Elastography shows promise for detecting cancers without biopsy
18 February 2013
Researchers from the University of Oslo and Beaujon University Hospital in Paris are to start clinical trials of a new method for detecting cancer that measures the elasticity of body tissue.
Elasticity in body tissue is related to the density of blood vessels. Tumours have more blood vessels than healthy tissue and malignant tumours usually have even more blood vessels and a greater blood flow than benign tumours.
"We still don't know a lot about elastography, but the method looks promising. If elastography is the technique we are hoping for, this can become an important examination in the future. This would allow us to use elastography to characterize different types of tumours, such as cancer of the liver", says Anne Cathrine Martinsen, Section Manager of Diagnostic Physics at the Intervention Centre and Associate Professor in the Department of Physics at the University of Oslo.
The examination is simple: the doctor places a vibrator on the location that is to be examined. The vibrator has a pulse of up to 200 oscillations per second and the pressure wave from the vibrator goes through the organ. This allows doctors to study the elasticity of the healthy and diseased parts.
Researchers at the Beaujon University Hospital in Paris are already testing elastography on patients with liver fibrosis, an illness in which the liver has become stiff due to hepatitis or alcohol damage. The Intervention Centre in Oslo is now planning to test the method on Norwegian patients with liver fibrosis to replace a biopsy, which means that patients do not have to have a needle inserted into their liver to take a sample of tissue.
"Elastography-ultrasound is completely different from the current use of ultrasound. Traditional ultrasound sends out a signal that returns as an echo. The problem is that it is impossible to distinguish between malignant and benign tumours with regular ultrasound," said Professor Sverre Holm of the Department of Informatics at the University of Oslo, Norway, to the research magazine Apollon.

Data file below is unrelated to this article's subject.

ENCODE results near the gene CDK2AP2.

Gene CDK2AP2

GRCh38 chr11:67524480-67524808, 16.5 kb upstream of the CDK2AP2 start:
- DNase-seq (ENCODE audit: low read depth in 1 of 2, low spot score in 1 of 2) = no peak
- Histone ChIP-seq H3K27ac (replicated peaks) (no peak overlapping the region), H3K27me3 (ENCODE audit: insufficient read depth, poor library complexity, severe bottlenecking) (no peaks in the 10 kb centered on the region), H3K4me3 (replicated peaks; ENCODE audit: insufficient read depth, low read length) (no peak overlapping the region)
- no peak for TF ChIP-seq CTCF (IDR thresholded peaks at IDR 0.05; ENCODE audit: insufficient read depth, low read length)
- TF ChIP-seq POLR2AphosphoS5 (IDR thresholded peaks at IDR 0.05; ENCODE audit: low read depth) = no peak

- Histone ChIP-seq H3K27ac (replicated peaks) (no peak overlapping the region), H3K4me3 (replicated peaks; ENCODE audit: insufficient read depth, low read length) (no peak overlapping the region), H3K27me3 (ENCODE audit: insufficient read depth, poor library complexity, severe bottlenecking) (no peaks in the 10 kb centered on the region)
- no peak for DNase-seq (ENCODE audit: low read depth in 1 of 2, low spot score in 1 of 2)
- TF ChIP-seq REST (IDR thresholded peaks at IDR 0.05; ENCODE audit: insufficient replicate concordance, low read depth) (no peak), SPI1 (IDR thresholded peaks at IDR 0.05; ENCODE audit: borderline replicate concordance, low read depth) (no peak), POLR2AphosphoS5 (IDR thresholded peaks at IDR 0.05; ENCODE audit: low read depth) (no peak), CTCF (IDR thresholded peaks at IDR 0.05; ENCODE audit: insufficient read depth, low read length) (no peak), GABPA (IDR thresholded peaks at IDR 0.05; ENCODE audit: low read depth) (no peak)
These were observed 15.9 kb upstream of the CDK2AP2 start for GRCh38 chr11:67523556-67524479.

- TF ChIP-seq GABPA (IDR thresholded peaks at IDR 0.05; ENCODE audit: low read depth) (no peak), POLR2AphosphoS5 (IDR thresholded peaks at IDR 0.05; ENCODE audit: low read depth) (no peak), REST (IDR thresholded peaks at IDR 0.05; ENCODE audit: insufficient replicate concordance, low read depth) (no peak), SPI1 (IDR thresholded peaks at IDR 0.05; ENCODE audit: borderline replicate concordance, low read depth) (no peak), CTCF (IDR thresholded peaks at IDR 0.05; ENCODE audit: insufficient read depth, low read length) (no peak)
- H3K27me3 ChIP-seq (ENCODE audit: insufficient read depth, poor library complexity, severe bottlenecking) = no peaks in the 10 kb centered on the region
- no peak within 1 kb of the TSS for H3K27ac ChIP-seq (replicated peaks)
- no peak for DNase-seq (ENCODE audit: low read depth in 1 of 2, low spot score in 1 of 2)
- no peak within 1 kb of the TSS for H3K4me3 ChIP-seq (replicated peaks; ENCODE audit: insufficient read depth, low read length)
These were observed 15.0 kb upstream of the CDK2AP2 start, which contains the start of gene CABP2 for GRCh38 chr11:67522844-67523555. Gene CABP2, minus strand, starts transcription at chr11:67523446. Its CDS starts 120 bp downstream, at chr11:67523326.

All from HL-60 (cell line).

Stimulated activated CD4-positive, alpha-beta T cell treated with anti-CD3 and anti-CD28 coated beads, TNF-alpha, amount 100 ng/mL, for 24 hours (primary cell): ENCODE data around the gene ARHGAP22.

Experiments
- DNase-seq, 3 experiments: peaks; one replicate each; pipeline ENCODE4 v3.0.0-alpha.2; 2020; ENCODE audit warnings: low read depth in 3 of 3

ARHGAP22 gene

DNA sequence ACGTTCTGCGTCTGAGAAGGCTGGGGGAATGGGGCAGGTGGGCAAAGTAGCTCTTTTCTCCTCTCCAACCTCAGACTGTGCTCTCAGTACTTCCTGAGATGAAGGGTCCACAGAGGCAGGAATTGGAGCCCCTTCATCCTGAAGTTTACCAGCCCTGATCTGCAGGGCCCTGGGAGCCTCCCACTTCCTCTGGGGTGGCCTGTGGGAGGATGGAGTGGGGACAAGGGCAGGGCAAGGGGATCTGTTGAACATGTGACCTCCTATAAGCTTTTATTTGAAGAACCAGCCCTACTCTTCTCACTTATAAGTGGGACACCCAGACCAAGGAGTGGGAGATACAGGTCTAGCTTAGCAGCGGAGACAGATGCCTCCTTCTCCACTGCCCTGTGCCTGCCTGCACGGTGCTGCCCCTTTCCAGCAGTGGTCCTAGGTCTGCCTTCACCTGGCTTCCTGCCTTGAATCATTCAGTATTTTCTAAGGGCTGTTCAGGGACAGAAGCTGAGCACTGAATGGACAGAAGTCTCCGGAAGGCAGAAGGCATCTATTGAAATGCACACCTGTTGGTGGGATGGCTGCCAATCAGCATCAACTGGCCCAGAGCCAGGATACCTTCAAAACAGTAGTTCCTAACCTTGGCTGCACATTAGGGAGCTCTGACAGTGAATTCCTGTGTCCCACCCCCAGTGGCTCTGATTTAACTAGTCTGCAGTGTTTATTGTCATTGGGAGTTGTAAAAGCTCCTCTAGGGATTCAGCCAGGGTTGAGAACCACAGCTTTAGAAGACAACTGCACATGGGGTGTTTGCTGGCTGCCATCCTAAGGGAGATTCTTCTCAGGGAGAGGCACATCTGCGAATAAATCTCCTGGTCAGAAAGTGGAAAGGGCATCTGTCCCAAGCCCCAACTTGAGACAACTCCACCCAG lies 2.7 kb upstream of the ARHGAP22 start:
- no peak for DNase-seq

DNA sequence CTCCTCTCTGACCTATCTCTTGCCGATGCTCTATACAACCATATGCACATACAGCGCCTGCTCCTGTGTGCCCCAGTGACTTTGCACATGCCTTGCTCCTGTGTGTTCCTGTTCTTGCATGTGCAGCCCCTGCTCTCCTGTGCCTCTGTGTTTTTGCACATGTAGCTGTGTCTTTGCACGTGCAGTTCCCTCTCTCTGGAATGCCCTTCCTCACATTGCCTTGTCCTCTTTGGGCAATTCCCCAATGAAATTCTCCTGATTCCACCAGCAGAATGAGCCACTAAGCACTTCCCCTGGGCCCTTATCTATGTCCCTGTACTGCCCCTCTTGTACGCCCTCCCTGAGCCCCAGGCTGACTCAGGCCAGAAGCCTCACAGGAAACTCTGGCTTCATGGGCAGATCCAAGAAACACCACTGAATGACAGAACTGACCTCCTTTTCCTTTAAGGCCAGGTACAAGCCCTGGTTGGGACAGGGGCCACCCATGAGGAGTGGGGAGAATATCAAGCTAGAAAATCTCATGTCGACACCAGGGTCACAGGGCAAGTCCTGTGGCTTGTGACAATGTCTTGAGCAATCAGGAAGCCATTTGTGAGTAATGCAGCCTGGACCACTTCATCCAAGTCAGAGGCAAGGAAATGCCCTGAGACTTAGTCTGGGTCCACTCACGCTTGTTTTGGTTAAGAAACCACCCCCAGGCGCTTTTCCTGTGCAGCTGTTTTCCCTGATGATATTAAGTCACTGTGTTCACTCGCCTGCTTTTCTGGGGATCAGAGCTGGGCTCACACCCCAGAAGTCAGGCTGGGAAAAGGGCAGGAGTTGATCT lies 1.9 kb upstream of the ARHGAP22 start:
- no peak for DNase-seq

Ultrasound creates two types of waves; the most common type is a pressure wave, which penetrates the tissue. The second type, called shear wave, is created by the radiation pressure from the pressure wave and runs horizontally. While pressure waves are mostly affected by fluids, shear waves capture the characteristics of the other 30% of the body that does not consist of water.
Shear waves are created when pressure waves are sent to specific points. From there, the special diagonal energy waves are created. The trick is to use the regular ultrasound waves to measure the diagonal energy pulse.
"We must reconstruct what happens. We must discard all information from the pressure waves and only retain the information from the shear waves," said Professor Holm.
The pressure wave has a speed of 1,500 metres a second, while the shear wave has a speed of one to ten metres a second. "A regular ultrasound scanner takes a hundred images a second. The speed must be increased to a thousand images a second in order to capture shear waves. To manage this speed, we must sacrifice some of the image quality," said Postdoctoral Fellow Peter Näsholm of the Department of Informatics at Oslo University.
If the frequency changes, the speed of the waves will change. It turns out that the more dangerous a tumour is, the the higher the speed of the waves is. A large calculation capacity is required to interpret these waves and the mathematics is complicated.
"If elastography is to replace breast cancer screening, it must be able to see smaller tumours and to see the tumours better than it does currently. In mammography, it is difficult to detect small tumours. There is hope that elastography can also be used to see small tumours, but there is still quite a way to go", notes radiologist Per Kristian Hol of the Intervention Centre in Oslo.